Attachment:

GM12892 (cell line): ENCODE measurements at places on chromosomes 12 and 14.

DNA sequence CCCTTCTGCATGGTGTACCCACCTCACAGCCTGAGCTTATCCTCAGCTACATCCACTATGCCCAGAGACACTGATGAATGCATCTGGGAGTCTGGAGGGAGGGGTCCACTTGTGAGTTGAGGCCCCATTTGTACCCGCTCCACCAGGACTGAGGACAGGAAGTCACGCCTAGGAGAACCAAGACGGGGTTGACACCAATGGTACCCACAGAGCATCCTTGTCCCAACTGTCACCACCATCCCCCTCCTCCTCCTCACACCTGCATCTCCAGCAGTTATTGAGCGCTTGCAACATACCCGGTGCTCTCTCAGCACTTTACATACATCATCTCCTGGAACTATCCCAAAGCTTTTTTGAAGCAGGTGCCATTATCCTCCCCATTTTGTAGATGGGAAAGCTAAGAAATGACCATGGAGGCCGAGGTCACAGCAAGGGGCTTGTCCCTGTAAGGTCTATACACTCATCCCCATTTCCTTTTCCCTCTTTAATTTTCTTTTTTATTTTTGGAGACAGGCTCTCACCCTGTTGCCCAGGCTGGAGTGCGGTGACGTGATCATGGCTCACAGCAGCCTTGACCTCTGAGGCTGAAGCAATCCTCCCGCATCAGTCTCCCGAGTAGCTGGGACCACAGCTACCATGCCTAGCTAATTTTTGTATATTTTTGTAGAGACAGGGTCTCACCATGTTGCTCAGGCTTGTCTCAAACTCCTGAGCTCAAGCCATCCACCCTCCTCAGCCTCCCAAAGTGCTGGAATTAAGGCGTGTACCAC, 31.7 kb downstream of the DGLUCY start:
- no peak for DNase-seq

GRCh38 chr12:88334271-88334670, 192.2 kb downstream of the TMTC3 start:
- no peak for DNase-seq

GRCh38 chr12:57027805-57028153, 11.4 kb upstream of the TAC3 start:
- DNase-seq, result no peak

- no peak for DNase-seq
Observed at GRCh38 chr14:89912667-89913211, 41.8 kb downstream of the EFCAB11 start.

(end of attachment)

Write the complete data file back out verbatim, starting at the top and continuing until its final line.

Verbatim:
GM12892 (cell line): ENCODE measurements at places on chromosomes 12 and 14.

DNA sequence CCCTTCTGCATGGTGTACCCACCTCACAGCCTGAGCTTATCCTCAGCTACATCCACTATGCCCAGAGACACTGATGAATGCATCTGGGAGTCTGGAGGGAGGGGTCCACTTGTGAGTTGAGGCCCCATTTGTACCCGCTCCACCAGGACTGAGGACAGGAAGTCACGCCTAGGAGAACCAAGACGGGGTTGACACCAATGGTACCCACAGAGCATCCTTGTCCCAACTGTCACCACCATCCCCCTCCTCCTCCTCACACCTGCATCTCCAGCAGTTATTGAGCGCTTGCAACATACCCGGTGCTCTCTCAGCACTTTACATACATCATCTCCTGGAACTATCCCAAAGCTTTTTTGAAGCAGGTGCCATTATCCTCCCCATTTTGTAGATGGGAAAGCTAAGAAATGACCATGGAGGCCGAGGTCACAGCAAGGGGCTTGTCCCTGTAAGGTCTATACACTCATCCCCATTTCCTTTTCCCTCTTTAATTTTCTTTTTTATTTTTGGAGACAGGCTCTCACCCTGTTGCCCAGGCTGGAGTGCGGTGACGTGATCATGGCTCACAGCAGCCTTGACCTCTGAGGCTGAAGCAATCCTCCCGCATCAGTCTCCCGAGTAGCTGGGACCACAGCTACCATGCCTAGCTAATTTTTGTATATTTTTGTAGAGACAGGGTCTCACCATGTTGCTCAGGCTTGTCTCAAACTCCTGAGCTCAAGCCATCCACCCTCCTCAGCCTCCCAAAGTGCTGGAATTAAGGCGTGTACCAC, 31.7 kb downstream of the DGLUCY start:
- no peak for DNase-seq

GRCh38 chr12:88334271-88334670, 192.2 kb downstream of the TMTC3 start:
- no peak for DNase-seq

GRCh38 chr12:57027805-57028153, 11.4 kb upstream of the TAC3 start:
- DNase-seq, result no peak

- no peak for DNase-seq
Observed at GRCh38 chr14:89912667-89913211, 41.8 kb downstream of the EFCAB11 start.